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    From the Editor: Ammonia as fuel…what about the food? [Gas in Transition]


The use of ammonia as fuel would create another potentially problematic link between agricultural and transport markets. [Gas in Transition, Volume 1, Issue 1]

by: Ross McCracken

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Liquefied Natural Gas (LNG), LNG Condensed, Top Stories, Insights, Premium, Editorial, Gas In Transition Articles, Vol 1, Issue 1

From the Editor: Ammonia as fuel…what about the food? [Gas in Transition]

If 2020 was characterised by hydrogen fever in the energy world, ammonia as a potential shipping fuel has leapt to the fore early in 2021.

An international joint venture in Singapore, including Singapore’s Keppel, Japan’s Sumitomo, Denmark’s Maersk, Norwegian fertiliser maker Yara and Hong Kong’s Fleet Management, has been set up with the aim of developing specialised infrastructure for ammonia refuelling. The intention is to establish a full chain from production to storage and redistribution.

In the EU, a coalition of industry groups and companies have called on the EU to support both hydrogen and ammonia as shipping fuels in the upcoming FuelEU Maritime initiative. And, also in March, Lloyd’s Register approved a design for an ammonia-fuelled gas carrier developed by Finland’s Wartsila and China’s Jiangnan Shipyard, which has been proposed by ammonia and LPG shipping company Exmar.

Pros and cons

Like all alternative fuels, ammonia has pros and cons, one of the former being that it is an established commodity produced in bulk for and by the fertiliser industry. Production, transportation and handling are therefore well understood, although not in the context of fuel supply chains, where new regulations and safety procedures would have to be developed.

There are also different possibilities for ammonia’s use as a fuel – direct combustion in yet-to-be-developed internal combustion engines, a solution expected to require significant quantities of pilot fuel, as a direct fuel for fuel cells to convert to electricity or as an intermediary hydrogen storage medium, with the ammonia reformed back into hydrogen to power a pure hydrogen fuel cell.

Ammonia requires specialised, pressurised equipment to store and distribute as a liquid, but it does not need cryogenic treatment. However, this avoided cost may be offset by the need for specialised materials and equipment to deal with its high level of reactivity, corrosiveness and toxicity. It has a higher energy density than other alternative fuels, but still requires 2.4 times the storage space of oil fuels to deliver the same energy value.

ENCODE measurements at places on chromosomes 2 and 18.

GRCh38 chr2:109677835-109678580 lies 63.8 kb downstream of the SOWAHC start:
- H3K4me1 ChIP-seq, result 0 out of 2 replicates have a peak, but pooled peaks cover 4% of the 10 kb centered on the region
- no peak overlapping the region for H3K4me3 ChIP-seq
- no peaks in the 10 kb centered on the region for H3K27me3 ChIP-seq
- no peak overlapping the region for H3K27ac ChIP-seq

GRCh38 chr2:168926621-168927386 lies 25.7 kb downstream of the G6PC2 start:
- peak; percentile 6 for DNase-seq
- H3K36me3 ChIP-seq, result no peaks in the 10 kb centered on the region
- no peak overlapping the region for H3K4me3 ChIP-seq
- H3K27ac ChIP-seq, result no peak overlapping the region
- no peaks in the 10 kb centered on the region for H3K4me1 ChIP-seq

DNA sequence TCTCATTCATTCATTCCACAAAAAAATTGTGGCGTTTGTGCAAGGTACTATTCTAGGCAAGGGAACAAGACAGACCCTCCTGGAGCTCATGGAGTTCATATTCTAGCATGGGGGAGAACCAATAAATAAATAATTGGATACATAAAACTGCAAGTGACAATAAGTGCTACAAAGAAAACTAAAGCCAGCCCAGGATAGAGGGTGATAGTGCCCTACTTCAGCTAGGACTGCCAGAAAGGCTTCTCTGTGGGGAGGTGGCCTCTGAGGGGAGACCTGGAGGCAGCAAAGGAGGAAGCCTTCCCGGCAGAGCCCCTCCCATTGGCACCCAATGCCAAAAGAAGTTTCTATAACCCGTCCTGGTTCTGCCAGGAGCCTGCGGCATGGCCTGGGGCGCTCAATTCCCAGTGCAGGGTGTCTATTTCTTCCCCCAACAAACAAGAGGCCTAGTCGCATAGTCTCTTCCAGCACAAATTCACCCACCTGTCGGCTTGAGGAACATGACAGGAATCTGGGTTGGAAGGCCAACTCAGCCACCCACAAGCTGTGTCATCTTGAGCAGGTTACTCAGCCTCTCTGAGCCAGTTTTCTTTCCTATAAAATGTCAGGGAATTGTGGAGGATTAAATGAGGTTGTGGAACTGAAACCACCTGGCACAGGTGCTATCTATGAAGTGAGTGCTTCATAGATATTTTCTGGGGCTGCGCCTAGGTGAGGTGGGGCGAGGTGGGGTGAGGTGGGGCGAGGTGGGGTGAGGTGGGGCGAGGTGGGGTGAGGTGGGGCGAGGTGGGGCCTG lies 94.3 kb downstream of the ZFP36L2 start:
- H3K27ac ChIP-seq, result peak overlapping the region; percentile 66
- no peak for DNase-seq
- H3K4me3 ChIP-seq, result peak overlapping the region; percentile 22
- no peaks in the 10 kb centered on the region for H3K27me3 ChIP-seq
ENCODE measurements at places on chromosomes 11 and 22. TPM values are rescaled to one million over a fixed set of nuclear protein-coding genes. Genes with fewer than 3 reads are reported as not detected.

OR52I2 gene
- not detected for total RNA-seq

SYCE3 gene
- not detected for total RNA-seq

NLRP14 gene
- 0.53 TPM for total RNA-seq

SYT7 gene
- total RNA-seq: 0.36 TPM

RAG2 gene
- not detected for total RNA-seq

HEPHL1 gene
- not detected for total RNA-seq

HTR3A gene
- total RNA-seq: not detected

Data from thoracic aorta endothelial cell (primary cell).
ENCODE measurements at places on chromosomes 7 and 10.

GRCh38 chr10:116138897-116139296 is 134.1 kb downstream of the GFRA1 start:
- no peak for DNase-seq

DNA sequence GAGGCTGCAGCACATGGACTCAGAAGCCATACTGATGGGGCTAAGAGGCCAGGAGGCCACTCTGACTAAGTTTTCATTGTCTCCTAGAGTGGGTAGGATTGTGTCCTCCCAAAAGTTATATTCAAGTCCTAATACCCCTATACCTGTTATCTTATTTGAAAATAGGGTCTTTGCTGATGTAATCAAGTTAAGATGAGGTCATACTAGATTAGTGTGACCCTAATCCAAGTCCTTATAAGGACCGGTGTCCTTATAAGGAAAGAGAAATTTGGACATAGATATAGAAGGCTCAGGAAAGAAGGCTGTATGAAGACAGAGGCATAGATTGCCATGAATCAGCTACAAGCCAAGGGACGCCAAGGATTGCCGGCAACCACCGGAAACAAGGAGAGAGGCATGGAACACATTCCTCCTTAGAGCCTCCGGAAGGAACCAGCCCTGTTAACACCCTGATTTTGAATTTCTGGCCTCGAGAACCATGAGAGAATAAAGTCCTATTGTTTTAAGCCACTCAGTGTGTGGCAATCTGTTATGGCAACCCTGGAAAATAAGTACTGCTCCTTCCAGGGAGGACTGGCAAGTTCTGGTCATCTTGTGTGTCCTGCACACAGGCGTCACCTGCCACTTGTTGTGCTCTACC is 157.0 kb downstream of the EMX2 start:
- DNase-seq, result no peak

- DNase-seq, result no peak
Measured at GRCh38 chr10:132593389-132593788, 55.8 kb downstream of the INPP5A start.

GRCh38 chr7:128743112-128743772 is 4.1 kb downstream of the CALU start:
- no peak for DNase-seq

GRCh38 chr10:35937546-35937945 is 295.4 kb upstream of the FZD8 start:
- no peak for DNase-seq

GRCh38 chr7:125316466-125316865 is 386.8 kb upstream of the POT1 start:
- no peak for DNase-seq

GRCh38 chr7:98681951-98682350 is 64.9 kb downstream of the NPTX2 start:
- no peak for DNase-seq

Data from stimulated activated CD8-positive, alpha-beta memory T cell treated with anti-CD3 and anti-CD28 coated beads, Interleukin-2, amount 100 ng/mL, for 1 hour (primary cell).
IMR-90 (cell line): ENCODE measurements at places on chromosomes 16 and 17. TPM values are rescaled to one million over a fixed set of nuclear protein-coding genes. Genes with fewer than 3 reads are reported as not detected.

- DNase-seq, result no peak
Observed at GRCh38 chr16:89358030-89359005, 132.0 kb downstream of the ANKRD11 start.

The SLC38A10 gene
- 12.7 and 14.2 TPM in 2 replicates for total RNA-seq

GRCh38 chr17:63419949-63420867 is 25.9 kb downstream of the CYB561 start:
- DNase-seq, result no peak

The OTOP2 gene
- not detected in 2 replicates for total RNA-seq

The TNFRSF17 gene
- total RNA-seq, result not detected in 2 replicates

More on the pros and cons of ammonia can be found in a study by the American Bureau of Shipping published in October last year, accessible here.

Mind the food

However, ammonia’s most salient characteristics do not lie in its chemical properties, but in the fact that it would provide a direct link between agricultural markets and transport.

Nasdaq reported in March that the new US administration’s push for green fuels was driving up edible oil prices, creating fears of global food price inflation and hitting low income consumers in developing countries. This has happened before – the biofuels experience has already demonstrated that linking fuel and food markets can have serious and unwelcome feedback effects.

Similar concerns would arise if transport markets started to outprice agricultural markets in the hunt for ammonia because it would drive up the cost of fertiliser, which in developing countries in particular, is very politically sensitive.

If, as demographers predict, the world population increases from around 7.8bn today to 9.7bn in 2050 -- the point at which net zero carbon targets are to be achieved -- it is not rocket science to suggest that ammonia will be in high demand regardless of its use in transport.

Blue reality

Ammonia is a derivative of hydrogen and thus, under current production methods, of natural gas. To produce green ammonia requires the production of green hydrogen, the ultimate source of which is renewable energy, such as solar and wind power.

There is no question that renewable electricity generation must increase rapidly to decarbonise existing power systems. But then it must expand even more to meet the growing stack of demands to which green hydrogen is posited as the answer.

Yet green hydrogen production today is negligible and expensive and the ‘surplus’ renewable electricity required to produce it is surplus only because of a lack of electricity storage capacity.

Moreover, to meet 2050 targets, it is important to realise that time is short, really short. A move to hydrogen and or ammonia requires technological change and adoption far faster than any previous fuel transition, although they were not driven with the threat of climate change looming overhead.

As a result, the use of blue hydrogen – hydrogen made from natural gas with emissions captured and stored – looks like the only practical way to generate enough clean hydrogen at a reasonable cost in the required timeframe. In the interim, LNG, the carbon footprint of which producers are seeking to reduce, will be needed not just as an interim maritime fuel, but as a bulk commodity to feed the world’s fertiliser, blue hydrogen and ammonia plants.

The reality is that within the space of 30 years, a green hydrogen economy is unlikely to be achieved, but a blue/green hybrid could be.

Moreover, the rate of expansion of green hydrogen is likely to be quicker in tandem with blue because early hydrogen availability at scale will create the market into which green hydrogen can then feed. Policy support should be directed at both, bearing in mind the timescale, but also that green hydrogen is the ultimate goal, even if it takes until later in the century to become a globally available fuel.